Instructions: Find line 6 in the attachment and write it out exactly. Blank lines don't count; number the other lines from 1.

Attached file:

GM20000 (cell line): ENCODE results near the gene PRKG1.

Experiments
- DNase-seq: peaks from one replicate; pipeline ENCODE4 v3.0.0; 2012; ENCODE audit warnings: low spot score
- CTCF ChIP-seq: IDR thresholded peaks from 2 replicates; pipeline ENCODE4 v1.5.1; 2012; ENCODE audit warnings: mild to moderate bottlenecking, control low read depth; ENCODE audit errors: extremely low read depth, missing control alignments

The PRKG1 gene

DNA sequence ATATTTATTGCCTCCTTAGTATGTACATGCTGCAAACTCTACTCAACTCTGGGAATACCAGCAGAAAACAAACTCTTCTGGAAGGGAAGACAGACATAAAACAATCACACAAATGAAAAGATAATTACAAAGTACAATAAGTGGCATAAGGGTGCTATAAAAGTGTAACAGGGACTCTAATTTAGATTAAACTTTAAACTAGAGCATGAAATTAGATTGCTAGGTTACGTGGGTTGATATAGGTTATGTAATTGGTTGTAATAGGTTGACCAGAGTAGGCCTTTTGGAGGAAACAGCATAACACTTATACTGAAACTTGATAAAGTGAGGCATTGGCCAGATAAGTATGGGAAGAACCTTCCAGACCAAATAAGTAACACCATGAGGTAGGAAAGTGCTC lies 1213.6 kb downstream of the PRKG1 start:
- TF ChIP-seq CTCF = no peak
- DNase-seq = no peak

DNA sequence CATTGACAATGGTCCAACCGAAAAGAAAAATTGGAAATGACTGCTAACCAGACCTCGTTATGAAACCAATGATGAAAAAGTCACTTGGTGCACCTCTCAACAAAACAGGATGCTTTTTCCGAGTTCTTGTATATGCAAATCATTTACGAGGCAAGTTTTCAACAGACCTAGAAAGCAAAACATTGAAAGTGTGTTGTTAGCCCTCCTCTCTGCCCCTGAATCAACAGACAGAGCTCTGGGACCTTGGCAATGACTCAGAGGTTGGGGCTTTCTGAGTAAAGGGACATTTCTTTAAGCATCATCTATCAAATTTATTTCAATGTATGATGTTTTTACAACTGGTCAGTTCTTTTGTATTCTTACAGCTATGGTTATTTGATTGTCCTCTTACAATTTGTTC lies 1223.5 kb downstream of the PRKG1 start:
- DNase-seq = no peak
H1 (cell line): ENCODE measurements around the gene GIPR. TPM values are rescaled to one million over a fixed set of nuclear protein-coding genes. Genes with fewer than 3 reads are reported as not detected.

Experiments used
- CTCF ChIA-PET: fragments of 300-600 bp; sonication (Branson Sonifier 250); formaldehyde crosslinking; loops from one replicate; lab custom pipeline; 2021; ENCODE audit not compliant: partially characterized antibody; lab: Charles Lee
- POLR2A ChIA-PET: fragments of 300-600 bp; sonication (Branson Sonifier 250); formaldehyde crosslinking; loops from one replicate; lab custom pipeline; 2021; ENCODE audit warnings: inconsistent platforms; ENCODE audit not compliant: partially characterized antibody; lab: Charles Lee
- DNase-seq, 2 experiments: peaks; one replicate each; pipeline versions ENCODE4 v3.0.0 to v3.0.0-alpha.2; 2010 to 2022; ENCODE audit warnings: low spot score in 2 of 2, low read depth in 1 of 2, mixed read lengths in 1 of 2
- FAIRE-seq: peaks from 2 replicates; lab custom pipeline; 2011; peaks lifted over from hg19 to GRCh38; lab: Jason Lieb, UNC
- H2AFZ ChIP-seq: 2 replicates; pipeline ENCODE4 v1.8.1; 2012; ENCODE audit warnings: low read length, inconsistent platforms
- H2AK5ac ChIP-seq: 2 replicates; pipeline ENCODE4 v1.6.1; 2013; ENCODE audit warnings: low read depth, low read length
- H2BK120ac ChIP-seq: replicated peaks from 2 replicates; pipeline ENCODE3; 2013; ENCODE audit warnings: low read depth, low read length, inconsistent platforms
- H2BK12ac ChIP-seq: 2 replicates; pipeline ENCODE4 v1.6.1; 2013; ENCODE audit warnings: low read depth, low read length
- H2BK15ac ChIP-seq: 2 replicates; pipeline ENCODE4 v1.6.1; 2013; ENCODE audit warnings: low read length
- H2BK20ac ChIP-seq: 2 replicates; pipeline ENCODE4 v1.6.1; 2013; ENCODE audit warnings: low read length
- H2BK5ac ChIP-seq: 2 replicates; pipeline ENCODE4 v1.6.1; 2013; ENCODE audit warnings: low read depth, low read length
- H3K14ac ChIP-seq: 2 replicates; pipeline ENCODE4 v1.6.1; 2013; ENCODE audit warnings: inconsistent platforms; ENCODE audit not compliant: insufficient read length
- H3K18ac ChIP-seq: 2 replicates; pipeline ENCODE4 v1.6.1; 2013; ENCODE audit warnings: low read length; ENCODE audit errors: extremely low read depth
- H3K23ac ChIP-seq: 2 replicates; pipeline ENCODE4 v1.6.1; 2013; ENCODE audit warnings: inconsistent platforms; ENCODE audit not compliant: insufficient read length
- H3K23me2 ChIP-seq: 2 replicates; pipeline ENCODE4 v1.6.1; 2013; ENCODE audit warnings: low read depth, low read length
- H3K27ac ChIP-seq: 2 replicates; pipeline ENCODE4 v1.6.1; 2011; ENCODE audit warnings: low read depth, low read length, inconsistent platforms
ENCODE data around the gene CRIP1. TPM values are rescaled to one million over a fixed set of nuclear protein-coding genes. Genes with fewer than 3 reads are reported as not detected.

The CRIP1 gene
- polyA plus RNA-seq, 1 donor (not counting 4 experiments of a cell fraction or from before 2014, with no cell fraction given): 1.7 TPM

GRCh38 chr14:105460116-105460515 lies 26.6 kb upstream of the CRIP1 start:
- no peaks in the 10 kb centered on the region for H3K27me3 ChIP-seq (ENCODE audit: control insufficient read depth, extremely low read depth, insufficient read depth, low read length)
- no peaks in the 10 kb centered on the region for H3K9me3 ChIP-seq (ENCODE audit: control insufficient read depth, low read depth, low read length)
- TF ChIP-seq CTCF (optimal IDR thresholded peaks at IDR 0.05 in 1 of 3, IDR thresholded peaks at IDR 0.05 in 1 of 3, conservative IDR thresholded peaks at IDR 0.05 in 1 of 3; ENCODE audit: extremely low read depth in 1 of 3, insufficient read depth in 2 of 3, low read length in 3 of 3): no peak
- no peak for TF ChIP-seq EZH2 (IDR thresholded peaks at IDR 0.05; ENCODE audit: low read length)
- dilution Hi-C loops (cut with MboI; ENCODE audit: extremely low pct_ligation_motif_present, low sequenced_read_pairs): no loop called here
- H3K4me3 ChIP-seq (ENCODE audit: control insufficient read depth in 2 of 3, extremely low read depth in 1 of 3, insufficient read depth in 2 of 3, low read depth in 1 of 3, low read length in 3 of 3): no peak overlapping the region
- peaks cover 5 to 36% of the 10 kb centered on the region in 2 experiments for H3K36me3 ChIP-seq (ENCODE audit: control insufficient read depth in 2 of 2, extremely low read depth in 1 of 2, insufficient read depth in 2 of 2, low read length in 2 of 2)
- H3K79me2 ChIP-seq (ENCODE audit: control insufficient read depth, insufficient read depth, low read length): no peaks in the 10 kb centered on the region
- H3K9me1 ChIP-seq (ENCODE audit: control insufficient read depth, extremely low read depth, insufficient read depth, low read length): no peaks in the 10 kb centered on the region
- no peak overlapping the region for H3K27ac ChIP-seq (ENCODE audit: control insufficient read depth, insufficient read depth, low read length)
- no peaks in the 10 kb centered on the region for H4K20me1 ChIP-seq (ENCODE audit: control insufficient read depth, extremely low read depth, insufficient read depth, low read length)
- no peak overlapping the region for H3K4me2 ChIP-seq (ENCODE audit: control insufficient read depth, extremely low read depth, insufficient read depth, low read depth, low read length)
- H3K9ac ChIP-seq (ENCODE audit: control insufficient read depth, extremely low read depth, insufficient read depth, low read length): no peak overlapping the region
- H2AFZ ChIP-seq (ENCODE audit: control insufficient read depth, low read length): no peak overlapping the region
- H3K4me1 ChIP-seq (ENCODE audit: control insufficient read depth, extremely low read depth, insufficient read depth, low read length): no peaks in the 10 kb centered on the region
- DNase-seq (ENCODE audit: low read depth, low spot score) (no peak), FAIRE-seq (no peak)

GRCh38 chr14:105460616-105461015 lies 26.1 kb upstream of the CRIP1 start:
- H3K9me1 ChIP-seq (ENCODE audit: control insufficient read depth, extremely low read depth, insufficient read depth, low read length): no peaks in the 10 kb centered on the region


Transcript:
DNA sequence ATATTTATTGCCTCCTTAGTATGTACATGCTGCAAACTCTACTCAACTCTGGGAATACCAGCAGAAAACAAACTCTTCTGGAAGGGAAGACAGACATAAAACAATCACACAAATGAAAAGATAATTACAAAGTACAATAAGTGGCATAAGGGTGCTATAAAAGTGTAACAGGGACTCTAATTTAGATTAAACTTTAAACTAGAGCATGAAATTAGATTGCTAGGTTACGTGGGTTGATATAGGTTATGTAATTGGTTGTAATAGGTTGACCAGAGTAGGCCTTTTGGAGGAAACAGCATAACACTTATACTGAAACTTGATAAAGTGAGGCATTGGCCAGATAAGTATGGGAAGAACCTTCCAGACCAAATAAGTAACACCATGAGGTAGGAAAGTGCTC lies 1213.6 kb downstream of the PRKG1 start: